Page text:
Zip. Zilch. Nada. That’s what all the other numbers consider Zero in my new picture book that’s about, well, nothing.
Zero doesn’t add anything in addition. He’s of no use in division. And don’t even ask what he does in multiplication. (Hint: Poof!)
Still, he knows he’s worth a lot, and when trouble comes, Zero swoops down just in time to prove that his talents are innumerable.
This book grew from a conversation with a teacher, who mentioned that she uses the Zero the Hero concept to teach place-holding to her students. In her classroom, Zero is a hero because he enables us to count beyond the number nine. Without him, we’d be like the ancient Romans, unable to do much in the way of math.
I immediately visualized Zero as an underdog math superhero, complete with cape. But it took me about five years to actually finish writing a book about him. Lucky thing, because the manuscript hit my editor’s desk just as she was working with a wonderful New York Times-bestselling artist named Tom Lichtenheld, who agreed to illustrate it.
In this kind of “faction” (a blend of fiction and fact), the fiction component is always paramount. It’s the story. Young readers won’t necessarily pick up this picture book to learn math facts. They’ll likely want the story to entertain them, make them root for the characters, and wonder how it will all turn out.
Sure, Zero the Hero subtly teaches place-holding and arithmetic operations like addition and subtraction. It touches on stuff like rounding up and down, and even/odd numbers (and the fact that the number eight resembles a snowman). But all of that is secondary. I just hope kids find it to be a fast-paced, funny story. And who doesn’t love a superhero?
I submitted this picture book to Henry Holt/Macmillan as a dummy, complete with very rough black-line sketches, even though I didn’t intend to illustrate it. When writing easy readers, chapter books, and tween or middle grade, I submit a traditional, typed manuscript instead.
But when it comes to picture books, I think visually. So I create dummies. Sometimes they’re just words taped on pages that I can turn so as to get a feeling of how the story unfolds. Those never go to an editor. Other times—as in the case of Zero the Hero—I draw sketches, generally spiff things up, and actually submit the dummy itself.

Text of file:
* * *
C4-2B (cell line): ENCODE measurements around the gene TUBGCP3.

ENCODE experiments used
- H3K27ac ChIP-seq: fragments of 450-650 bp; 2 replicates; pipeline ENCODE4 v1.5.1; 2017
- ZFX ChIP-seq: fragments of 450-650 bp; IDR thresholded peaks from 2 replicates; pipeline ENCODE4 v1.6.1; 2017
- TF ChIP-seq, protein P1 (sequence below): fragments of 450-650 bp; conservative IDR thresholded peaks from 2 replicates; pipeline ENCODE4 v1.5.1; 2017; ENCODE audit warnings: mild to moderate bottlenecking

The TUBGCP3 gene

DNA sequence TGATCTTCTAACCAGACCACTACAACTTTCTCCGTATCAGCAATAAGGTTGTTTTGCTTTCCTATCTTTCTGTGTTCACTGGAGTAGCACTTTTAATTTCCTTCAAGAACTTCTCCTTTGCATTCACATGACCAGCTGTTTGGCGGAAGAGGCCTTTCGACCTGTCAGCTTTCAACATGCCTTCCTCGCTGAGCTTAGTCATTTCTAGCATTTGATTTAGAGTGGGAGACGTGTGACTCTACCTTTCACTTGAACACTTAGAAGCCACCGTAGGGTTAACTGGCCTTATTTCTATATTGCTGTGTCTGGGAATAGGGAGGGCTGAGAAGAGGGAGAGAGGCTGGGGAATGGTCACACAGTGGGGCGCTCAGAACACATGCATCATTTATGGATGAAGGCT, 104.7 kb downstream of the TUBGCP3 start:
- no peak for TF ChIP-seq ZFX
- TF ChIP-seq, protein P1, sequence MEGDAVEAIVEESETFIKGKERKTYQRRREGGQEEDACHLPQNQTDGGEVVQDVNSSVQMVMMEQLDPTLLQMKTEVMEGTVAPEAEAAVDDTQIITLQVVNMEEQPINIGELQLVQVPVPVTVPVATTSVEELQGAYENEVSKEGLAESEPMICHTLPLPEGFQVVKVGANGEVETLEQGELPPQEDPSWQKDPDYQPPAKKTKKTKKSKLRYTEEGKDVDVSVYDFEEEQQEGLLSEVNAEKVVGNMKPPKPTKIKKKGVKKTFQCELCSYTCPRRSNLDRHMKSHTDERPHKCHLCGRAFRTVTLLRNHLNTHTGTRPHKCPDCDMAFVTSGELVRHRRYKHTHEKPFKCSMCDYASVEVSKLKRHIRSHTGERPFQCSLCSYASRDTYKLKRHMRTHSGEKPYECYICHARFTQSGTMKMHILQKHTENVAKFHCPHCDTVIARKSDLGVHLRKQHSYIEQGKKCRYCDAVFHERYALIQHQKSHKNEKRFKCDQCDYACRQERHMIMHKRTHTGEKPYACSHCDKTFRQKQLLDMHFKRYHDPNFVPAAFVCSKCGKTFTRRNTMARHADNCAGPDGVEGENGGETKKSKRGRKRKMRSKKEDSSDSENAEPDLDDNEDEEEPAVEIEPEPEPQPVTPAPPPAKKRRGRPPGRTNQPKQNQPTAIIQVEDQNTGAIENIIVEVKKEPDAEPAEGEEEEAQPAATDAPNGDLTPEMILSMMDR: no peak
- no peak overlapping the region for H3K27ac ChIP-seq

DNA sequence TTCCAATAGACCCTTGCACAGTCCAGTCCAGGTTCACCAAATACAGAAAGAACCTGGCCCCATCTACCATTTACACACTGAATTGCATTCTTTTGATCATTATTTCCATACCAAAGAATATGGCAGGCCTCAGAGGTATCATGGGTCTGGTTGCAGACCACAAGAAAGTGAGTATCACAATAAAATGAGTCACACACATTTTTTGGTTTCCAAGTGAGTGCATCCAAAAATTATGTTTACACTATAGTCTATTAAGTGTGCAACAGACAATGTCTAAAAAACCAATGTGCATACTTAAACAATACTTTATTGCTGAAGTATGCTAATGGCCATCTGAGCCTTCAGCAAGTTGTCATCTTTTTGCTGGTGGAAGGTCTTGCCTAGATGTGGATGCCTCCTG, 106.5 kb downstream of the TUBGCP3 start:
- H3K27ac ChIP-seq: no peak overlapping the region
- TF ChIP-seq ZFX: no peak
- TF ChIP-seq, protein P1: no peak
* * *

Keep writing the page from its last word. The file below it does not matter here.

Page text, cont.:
Why? If you were an editor, and a book like Zero the Hero came your way asking to be published, which of these examples would you find easier to envision at first glance–my dummy page or my typewritten text?
Number 6, speaking to Zero: Hey! Aren’t you a Froot Loop? I love those.
Zero: No, I’m Zero the Hero!
Number 6: Um, yeah I don’t think so. Are you a donut?
Number 6: I’ve got it! You’re the letter “O”.
Zero: No! How many times to I have to tell you?
Number 6: Six.
Not every picture book requires that an author make a dummy. However, if you have a cast of ten numbers or more, all with something to say, and sometimes saying it in speech balloons—a dummy could be a good vehicle for communicating your vision to an editor. And you don’t have to be a professional artist to make one that gets your ideas across.
Speaking of creative ways to get your ideas across, look how Tom Lichtenheld used this birdhouse to display his earliest character sketches. Although Zero’s ‘look’ evolved quite a bit from this initial point, I was really wowed when I got this in the mail from Tom. It was my introduction to his humor and generous spirit, and I knew right away that the process of creating this book was going to be something special with him involved.
After the book was finished, our collaboration continued. Tom and I also wrote the script for an animated book trailer short about Zero the Hero that’s lots of number fun. We hope everyone will take a look. After all, you’ve got nothing to lose!
Zero the Hero zoomed into bookstores Feb. 28. It’s published by Henry Holt/Macmillan for ages 6 to 10 and up. Zero the Hero excerpts and sketches copyright © 2012 by Joan Holub. Zero the Hero art copyright © 2012 by Tom Lichtenheld.